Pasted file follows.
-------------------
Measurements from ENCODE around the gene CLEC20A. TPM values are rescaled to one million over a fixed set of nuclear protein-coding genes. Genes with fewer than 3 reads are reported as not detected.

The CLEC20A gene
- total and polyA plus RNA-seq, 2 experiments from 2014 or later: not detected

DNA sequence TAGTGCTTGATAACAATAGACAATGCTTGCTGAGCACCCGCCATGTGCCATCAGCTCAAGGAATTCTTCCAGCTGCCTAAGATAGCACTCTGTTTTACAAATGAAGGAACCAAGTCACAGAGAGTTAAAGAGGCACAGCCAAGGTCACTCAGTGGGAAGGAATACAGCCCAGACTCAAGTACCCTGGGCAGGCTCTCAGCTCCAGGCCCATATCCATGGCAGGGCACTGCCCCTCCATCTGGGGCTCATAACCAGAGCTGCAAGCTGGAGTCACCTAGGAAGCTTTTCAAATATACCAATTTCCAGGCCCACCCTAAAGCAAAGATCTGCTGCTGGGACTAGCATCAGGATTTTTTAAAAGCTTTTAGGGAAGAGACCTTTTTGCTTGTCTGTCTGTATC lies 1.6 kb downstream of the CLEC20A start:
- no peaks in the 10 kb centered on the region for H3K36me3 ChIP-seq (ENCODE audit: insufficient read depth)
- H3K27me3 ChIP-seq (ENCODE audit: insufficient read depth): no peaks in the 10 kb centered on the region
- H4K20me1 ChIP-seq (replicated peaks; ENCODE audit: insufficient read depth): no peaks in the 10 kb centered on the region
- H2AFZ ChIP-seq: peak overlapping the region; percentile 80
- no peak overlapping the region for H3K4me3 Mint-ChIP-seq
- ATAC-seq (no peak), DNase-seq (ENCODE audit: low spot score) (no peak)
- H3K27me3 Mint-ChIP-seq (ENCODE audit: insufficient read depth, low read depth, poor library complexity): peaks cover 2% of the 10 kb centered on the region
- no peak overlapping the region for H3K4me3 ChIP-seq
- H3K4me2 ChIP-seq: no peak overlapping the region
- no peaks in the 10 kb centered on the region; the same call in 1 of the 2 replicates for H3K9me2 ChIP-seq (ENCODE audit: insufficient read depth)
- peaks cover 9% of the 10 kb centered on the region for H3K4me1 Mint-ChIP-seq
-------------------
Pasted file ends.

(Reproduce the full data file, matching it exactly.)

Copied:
Measurements from ENCODE around the gene CLEC20A. TPM values are rescaled to one million over a fixed set of nuclear protein-coding genes. Genes with fewer than 3 reads are reported as not detected.

The CLEC20A gene
- total and polyA plus RNA-seq, 2 experiments from 2014 or later: not detected

DNA sequence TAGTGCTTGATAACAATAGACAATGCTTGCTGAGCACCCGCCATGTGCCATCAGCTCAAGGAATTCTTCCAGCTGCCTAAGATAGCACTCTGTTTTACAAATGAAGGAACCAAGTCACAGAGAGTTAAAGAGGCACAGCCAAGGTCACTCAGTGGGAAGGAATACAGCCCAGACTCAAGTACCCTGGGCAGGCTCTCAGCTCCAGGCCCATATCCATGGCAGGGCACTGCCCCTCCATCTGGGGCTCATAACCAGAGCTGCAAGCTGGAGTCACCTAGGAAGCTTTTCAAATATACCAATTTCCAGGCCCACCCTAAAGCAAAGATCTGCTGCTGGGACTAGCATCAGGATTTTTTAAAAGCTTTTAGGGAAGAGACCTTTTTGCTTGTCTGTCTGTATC lies 1.6 kb downstream of the CLEC20A start:
- no peaks in the 10 kb centered on the region for H3K36me3 ChIP-seq (ENCODE audit: insufficient read depth)
- H3K27me3 ChIP-seq (ENCODE audit: insufficient read depth): no peaks in the 10 kb centered on the region
- H4K20me1 ChIP-seq (replicated peaks; ENCODE audit: insufficient read depth): no peaks in the 10 kb centered on the region
- H2AFZ ChIP-seq: peak overlapping the region; percentile 80
- no peak overlapping the region for H3K4me3 Mint-ChIP-seq
- ATAC-seq (no peak), DNase-seq (ENCODE audit: low spot score) (no peak)
- H3K27me3 Mint-ChIP-seq (ENCODE audit: insufficient read depth, low read depth, poor library complexity): peaks cover 2% of the 10 kb centered on the region
- no peak overlapping the region for H3K4me3 ChIP-seq
- H3K4me2 ChIP-seq: no peak overlapping the region
- no peaks in the 10 kb centered on the region; the same call in 1 of the 2 replicates for H3K9me2 ChIP-seq (ENCODE audit: insufficient read depth)
- peaks cover 9% of the 10 kb centered on the region for H3K4me1 Mint-ChIP-seq